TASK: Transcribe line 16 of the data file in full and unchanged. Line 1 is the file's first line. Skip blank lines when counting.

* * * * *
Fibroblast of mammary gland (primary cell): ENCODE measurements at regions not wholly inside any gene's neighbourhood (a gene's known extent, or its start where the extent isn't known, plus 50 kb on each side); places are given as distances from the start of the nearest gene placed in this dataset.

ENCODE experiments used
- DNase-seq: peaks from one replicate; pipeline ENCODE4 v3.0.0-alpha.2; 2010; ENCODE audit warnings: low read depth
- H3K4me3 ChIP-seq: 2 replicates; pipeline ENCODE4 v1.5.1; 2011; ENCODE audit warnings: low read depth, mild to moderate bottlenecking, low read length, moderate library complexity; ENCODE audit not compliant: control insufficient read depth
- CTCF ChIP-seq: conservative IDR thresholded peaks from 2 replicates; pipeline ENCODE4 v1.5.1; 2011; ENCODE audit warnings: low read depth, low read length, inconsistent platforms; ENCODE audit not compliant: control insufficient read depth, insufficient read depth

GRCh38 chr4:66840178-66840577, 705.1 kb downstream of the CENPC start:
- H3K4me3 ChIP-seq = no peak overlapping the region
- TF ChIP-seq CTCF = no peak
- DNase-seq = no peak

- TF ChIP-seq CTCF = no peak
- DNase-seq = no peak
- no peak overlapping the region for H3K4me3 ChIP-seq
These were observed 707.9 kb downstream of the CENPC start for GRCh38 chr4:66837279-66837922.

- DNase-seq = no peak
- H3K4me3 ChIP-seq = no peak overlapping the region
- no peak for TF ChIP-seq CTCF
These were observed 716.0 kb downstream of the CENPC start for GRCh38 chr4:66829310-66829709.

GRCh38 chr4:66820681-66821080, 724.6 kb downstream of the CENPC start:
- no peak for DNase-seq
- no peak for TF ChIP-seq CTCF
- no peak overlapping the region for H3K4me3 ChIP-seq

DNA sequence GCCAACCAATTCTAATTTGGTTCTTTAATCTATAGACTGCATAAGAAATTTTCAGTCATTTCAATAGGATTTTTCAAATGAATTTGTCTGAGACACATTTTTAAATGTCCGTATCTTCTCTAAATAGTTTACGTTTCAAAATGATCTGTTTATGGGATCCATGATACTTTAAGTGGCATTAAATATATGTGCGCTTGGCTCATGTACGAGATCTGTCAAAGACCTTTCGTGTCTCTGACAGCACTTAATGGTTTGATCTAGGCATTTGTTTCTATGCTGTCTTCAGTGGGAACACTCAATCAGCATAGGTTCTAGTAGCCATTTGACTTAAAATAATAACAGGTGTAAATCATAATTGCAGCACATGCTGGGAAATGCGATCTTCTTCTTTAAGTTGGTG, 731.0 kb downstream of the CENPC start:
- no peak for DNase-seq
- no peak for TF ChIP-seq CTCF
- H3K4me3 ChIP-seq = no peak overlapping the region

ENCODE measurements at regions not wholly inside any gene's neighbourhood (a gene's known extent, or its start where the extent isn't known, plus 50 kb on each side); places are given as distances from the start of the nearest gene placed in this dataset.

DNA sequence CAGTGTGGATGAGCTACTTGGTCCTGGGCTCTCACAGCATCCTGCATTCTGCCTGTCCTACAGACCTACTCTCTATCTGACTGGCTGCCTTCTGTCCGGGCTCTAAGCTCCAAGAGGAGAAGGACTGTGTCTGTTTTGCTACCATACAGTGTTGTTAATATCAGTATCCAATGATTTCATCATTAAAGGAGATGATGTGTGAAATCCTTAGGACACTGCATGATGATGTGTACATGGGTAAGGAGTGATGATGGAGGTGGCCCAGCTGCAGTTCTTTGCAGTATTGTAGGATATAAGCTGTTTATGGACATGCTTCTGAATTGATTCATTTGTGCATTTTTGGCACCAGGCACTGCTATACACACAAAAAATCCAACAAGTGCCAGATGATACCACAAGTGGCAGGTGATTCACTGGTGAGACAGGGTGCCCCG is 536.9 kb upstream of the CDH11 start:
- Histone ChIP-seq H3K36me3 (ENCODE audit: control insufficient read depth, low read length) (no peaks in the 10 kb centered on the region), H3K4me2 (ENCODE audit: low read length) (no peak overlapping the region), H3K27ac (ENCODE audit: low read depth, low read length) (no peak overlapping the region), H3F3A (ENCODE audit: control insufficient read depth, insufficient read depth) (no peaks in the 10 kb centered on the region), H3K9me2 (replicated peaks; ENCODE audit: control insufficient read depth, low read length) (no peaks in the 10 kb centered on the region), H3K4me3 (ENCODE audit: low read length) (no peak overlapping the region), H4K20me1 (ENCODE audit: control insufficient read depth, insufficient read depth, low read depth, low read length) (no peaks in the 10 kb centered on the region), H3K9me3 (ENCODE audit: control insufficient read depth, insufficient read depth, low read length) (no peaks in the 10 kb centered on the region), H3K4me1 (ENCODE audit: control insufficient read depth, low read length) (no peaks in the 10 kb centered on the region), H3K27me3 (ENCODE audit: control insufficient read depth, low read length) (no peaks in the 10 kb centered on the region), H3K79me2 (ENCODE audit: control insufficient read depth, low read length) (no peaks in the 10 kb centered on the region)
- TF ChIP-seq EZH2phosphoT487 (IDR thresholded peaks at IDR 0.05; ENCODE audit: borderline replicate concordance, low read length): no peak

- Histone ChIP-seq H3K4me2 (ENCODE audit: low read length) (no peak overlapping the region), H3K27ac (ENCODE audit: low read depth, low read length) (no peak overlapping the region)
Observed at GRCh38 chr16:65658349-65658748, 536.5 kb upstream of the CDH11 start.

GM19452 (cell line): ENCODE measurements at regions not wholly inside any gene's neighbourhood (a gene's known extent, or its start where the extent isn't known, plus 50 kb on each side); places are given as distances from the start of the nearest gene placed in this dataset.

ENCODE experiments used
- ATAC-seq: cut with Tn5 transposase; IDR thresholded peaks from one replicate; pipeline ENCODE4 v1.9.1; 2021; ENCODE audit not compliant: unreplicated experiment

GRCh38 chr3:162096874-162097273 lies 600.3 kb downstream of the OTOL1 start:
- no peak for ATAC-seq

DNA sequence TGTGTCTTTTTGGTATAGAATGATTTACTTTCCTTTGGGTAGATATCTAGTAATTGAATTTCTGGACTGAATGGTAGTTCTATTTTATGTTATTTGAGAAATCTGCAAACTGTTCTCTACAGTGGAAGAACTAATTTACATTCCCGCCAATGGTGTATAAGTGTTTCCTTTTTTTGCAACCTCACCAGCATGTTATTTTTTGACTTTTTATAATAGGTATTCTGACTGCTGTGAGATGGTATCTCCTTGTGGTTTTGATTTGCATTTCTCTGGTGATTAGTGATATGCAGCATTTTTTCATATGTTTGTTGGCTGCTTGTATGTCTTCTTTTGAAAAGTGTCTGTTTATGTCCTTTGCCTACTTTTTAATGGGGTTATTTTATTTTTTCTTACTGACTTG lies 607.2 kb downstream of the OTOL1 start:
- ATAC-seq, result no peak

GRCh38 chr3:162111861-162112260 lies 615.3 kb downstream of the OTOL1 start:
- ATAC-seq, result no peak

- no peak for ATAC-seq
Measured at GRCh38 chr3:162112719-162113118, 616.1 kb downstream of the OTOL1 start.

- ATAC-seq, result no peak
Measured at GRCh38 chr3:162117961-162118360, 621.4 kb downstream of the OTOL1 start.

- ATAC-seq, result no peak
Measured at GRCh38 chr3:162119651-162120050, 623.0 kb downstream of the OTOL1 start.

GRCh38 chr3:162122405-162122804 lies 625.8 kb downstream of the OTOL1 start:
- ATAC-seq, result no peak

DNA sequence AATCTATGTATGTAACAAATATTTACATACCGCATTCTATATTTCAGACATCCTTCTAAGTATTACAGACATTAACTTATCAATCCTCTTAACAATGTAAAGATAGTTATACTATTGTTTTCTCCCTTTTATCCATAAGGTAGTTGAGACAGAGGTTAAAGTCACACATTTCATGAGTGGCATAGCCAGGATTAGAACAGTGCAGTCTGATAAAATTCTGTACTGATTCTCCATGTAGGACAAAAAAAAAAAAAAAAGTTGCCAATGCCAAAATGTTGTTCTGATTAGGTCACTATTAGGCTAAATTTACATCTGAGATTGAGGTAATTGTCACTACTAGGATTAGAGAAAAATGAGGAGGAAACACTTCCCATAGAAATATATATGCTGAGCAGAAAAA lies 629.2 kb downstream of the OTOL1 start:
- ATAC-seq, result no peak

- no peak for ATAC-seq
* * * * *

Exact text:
- no peak for TF ChIP-seq CTCF